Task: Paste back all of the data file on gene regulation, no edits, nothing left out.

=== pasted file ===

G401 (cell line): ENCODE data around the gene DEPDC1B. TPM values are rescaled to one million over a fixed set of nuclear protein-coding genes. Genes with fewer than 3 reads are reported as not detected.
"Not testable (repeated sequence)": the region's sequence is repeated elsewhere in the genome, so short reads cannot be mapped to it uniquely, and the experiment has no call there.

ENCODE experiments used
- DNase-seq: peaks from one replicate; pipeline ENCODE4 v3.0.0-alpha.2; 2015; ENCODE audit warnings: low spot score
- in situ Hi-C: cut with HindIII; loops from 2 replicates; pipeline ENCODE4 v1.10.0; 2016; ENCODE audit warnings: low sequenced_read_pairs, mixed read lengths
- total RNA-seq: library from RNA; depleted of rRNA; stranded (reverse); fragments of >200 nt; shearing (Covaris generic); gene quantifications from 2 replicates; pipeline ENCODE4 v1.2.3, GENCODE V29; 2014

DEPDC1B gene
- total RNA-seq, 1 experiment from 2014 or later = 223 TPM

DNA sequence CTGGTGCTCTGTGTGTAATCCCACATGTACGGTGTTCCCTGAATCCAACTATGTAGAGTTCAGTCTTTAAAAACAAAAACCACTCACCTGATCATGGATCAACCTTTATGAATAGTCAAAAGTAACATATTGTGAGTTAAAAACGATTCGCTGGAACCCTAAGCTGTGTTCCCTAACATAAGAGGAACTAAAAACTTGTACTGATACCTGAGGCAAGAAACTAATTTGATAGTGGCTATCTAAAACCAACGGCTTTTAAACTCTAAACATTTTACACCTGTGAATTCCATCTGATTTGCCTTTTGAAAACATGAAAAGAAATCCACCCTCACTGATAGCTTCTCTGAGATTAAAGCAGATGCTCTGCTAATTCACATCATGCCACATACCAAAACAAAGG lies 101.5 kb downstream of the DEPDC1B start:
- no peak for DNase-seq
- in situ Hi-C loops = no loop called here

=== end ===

G401 (cell line): ENCODE data around the gene DEPDC1B. TPM values are rescaled to one million over a fixed set of nuclear protein-coding genes. Genes with fewer than 3 reads are reported as not detected.
"Not testable (repeated sequence)": the region's sequence is repeated elsewhere in the genome, so short reads cannot be mapped to it uniquely, and the experiment has no call there.

ENCODE experiments used
- DNase-seq: peaks from one replicate; pipeline ENCODE4 v3.0.0-alpha.2; 2015; ENCODE audit warnings: low spot score
- in situ Hi-C: cut with HindIII; loops from 2 replicates; pipeline ENCODE4 v1.10.0; 2016; ENCODE audit warnings: low sequenced_read_pairs, mixed read lengths
- total RNA-seq: library from RNA; depleted of rRNA; stranded (reverse); fragments of >200 nt; shearing (Covaris generic); gene quantifications from 2 replicates; pipeline ENCODE4 v1.2.3, GENCODE V29; 2014

DEPDC1B gene
- total RNA-seq, 1 experiment from 2014 or later = 223 TPM

DNA sequence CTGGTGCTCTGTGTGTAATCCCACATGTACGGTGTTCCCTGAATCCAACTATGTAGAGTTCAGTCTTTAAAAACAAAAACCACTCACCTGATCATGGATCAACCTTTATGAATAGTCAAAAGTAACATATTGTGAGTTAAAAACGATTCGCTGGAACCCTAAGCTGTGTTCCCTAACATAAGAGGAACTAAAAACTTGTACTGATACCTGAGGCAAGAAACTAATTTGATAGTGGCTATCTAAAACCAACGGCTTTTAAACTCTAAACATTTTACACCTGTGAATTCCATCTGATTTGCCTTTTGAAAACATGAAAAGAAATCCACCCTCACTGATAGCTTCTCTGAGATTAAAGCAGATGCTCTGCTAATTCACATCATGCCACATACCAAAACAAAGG lies 101.5 kb downstream of the DEPDC1B start:
- no peak for DNase-seq
- in situ Hi-C loops = no loop called here